Women Who Stray

Notes on the history and current practice of female infidelity

The Addictive Society

Can society break its addiction to the addiction label?

The concept of addiction is used as a fear tactic, on everything from video games to tanning beds.
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"Perhaps we should start to contemplate the meaning of our society's "addiction" to addiction terminology."
William Henkin Ph.D.

The numbers of things that we are potentially at risk of becoming addicted to is a staggering list, which makes one wonder if there is anything out there that is not seen as potentially addictive. I polled friends, colleagues and the Internet to put together even just the partial list below, all things that are alleged to be addictive. Excluding things like alcohol, drugs, caffeine and nicotine, here is a partial list of all the various things that we are told we can become addicted to:

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  • Aggression;

  • Anime;

  • Applause,

  • Arson;

  • Attention;

  • Body building;

  • Body modification;

  • Bottled water;

  • Carbohydrates;

  • Chatrooms;

  • Chewing gum;

  • Chili Sauce;

  • Chocolate;

  • Cinnamon Toothpicks;

  • Cleaning;

  • Clutter;

  • Collecting;

  • Credit cards;

  • Coupons;

  • Daydreaming;

  • Diuretics;

  • Email;

  • Exercise;

  • Food (of any kind);

  • Gambling;

  • Gossip;

  • Harry Potter;

  • High fructose corn syrup;

  • Hoarding;

  • Internet;

  • Junk food;

  • Laxatives;

  • Lip balm;

  • Love;

  • Lying;

  • Marathon running;

  • Massively Multiplayer Online Roleplaying Games;

  • Masturbation;

  • Messiness (There is a 12 Step group for Messyholics);

  • Money;

  • Oil (according to former President George W. Bush, the nation is "addicted to oil.");

  • Online auctions;

  • Over the counter nasal sprays;

  • Plastic surgery;

  • Piercings;

  • Politics;

  • Reading;

  • Reality Shows;

  • Relationships;

  • Religion;

  • Risky Behaviors;

  • Role-Playing Games

  • Self-help/Support groups;

  • Self-Mutilation;

  • Shopping;

  • Shoplifting;

  • Sleep;

  • Smartphones;

  • Soap Operas;

  • Social Online Media;

  • Stealing;

  • Sugar;

  • Tanning beds;

  • Tattooing;

  • Television;

  • Texting;

  • Twinkies;

  • Twitter;

  • Video games;

  • Violence;

  • Vulgarity (Cussing);

  • Work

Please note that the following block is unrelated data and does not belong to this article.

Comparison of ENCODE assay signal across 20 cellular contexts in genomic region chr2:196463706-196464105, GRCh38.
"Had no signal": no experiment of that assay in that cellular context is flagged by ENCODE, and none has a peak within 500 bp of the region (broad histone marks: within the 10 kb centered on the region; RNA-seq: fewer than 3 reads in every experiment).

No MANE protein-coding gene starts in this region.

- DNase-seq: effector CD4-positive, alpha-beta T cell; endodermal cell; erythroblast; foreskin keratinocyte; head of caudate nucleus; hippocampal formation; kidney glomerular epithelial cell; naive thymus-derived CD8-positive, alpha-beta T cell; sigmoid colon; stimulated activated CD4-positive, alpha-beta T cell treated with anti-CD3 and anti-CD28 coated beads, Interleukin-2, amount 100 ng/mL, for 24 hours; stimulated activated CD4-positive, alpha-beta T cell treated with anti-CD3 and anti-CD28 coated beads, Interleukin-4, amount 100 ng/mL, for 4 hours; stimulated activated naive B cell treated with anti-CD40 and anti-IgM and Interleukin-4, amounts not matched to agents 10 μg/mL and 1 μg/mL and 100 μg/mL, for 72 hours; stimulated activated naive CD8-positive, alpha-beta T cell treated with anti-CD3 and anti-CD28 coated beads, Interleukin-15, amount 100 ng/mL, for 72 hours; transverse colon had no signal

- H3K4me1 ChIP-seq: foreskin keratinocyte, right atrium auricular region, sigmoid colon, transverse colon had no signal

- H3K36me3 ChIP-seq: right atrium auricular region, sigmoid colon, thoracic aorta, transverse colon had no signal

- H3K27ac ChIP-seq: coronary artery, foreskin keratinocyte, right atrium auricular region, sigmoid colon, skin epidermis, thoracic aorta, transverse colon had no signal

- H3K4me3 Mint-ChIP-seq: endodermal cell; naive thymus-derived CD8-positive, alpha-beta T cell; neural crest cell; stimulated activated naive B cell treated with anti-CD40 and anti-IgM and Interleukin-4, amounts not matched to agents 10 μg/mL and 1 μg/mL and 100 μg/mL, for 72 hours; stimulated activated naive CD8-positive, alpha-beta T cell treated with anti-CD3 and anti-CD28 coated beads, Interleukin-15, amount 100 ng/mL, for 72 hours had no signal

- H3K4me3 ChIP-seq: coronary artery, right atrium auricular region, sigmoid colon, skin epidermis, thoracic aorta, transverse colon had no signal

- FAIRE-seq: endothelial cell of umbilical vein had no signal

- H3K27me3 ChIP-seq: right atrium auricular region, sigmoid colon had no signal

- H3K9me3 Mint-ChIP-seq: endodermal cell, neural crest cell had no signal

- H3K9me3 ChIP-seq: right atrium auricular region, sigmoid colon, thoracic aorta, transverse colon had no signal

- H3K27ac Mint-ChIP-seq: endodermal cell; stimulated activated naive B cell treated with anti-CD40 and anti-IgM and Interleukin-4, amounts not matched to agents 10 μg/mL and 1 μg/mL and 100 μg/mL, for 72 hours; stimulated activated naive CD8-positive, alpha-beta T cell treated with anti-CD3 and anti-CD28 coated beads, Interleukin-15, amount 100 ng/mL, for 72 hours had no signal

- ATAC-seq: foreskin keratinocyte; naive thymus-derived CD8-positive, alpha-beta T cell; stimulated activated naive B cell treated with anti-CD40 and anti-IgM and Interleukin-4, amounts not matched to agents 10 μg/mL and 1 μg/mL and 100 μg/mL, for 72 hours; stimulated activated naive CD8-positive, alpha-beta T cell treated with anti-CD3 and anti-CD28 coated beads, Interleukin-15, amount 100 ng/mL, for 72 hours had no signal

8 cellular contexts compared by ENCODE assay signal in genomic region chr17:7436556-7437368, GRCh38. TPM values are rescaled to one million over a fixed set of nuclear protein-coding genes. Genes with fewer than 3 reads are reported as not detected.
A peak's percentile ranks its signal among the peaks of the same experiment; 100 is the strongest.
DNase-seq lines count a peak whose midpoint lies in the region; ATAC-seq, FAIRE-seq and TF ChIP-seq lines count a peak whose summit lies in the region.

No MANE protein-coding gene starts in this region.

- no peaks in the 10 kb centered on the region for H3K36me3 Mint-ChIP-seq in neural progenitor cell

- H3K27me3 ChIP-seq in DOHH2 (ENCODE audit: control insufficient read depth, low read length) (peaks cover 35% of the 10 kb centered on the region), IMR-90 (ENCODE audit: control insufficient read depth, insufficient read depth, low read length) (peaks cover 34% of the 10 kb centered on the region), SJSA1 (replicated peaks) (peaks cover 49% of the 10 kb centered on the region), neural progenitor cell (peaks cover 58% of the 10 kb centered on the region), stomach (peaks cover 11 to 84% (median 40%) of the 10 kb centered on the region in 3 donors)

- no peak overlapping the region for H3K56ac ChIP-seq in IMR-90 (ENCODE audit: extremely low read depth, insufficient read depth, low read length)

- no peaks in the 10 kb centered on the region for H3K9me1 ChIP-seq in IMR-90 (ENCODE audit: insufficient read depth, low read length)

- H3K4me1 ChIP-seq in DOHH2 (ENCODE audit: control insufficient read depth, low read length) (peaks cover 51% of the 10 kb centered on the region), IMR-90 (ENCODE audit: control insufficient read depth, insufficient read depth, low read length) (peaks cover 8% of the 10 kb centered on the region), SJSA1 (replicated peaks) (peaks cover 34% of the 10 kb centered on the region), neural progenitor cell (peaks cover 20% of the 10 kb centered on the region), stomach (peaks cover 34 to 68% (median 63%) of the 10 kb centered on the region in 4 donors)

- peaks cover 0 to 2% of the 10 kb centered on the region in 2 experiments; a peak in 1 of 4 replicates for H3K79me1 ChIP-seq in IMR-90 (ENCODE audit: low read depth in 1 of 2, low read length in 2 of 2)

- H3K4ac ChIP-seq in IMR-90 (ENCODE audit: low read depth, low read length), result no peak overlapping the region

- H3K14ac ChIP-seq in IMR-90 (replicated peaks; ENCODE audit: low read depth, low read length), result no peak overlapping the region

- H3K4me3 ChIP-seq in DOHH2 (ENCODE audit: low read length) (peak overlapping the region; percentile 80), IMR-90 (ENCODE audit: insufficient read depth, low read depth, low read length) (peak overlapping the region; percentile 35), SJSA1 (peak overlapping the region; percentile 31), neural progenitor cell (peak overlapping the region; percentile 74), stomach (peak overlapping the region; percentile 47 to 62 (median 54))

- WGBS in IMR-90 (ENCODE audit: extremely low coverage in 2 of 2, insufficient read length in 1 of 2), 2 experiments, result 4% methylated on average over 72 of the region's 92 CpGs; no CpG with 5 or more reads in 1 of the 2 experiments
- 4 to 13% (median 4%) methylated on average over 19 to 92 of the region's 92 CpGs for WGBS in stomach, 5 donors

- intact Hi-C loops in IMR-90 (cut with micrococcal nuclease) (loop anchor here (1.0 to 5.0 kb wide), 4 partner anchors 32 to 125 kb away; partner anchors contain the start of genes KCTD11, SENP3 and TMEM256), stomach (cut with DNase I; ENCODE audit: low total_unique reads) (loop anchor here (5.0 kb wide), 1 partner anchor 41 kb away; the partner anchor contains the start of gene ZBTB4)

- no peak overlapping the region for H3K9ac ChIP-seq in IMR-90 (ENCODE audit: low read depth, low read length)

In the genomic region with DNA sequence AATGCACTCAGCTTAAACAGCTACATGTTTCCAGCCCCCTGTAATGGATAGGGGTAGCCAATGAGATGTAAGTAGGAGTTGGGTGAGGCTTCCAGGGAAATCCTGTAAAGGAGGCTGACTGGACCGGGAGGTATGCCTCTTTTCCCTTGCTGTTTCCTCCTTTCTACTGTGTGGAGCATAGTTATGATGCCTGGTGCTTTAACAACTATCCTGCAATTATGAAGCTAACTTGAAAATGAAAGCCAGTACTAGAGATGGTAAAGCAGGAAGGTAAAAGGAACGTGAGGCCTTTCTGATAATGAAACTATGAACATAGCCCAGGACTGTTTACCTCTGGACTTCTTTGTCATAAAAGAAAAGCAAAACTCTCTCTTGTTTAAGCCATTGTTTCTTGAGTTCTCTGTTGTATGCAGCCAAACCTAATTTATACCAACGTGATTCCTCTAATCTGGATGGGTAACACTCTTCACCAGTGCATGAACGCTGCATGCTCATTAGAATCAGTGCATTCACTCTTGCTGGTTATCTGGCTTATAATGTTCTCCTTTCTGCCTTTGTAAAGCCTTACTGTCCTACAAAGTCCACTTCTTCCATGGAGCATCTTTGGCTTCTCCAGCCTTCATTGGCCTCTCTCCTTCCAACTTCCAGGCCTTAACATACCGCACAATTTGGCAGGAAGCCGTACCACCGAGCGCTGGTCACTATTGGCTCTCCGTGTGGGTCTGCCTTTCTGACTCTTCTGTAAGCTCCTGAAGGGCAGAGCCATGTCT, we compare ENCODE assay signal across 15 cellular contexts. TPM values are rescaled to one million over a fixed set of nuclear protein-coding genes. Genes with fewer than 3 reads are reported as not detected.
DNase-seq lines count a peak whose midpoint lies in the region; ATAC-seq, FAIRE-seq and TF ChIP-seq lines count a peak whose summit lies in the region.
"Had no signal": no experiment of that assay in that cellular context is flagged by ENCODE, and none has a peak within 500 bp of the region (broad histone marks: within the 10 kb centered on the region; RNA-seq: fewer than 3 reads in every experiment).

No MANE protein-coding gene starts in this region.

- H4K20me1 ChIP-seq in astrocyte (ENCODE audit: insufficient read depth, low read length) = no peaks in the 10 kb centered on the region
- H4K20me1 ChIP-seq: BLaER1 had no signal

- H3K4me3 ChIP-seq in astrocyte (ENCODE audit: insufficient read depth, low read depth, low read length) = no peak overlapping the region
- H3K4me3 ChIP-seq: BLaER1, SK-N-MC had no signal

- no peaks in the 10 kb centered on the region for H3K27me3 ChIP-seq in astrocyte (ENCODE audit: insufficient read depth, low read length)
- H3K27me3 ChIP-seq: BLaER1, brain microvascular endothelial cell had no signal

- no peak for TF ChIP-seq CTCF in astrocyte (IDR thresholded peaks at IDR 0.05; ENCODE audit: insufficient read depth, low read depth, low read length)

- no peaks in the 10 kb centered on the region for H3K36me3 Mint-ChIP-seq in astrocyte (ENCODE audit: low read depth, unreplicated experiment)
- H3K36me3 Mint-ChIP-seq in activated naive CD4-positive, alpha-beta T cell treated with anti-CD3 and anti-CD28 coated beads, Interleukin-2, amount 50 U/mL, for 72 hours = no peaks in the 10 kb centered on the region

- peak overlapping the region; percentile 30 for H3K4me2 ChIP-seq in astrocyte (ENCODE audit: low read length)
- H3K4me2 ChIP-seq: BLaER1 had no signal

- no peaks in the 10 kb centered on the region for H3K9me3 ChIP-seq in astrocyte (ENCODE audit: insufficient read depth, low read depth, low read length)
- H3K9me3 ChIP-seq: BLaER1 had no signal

The true meaning of this never-ending list of pseudo-addictions is that society IS addicted all right, to the concept of addiction itself. Once, addiction meant only a few things. But our tolerance grew, and society needed more and more addictions to feed our cravings. If we try to stop, we go into withdrawal, unable to find any way to distract ourselves from responsibility, unable to avoid the consequences of our choices. Every time a new technology surfaces, we use it to the point of self-destruction, and then label it as addictive to try to regain some control over our use of the technology. We use the concept of addiction more every day, despite our growing knowledge that it is destroying our culture, our legal system, our ability to hold ourselves responsible. Our brains are changed, affected by the neurochemical rushes we get, from seeing people on television, their lives destroyed by their addictions. We get that rush from the voyeuristic insight into the suffering of others, from the joy and jealousy of watching the mighty fall, and from the relief that it's not us up there, watching our lives and successes crumble.

The addictionologists are right in a sense. We do live in an "addictive culture." The addiction lies in our society's desire to label all problematic behaviors as addictive and compulsive. Where, and when do we stop exactly? Where is the 12 step group that our society can attend, to confess its powerlessness over this addiction to addiction, and begin to reassert individual responsibility? Can we go cold turkey, requiring the media to stop labeling things as addictions?

The media uses the concept of addiction to create moral panics, triggering fear and anxiety in viewers: "Are you addicted to your Smartphone?  Tune in at 10 to find out!" Society uses the concept of addiction to justify laws and restrictions. It was the concept of sex addiction that was used to justify Playboy Magazine from the shelves of 7-11. Is this what addiction is, or should be? Ultimately, part of our dialogue needs to be around how we are using the concept of addiction, and why.

 

David J. Ley, Ph.D., is a clinical psychologist and author of Insatiable Wives, Women Who Stray and The Men Who Love Them, available from Rowman & Littlefield Publishers.

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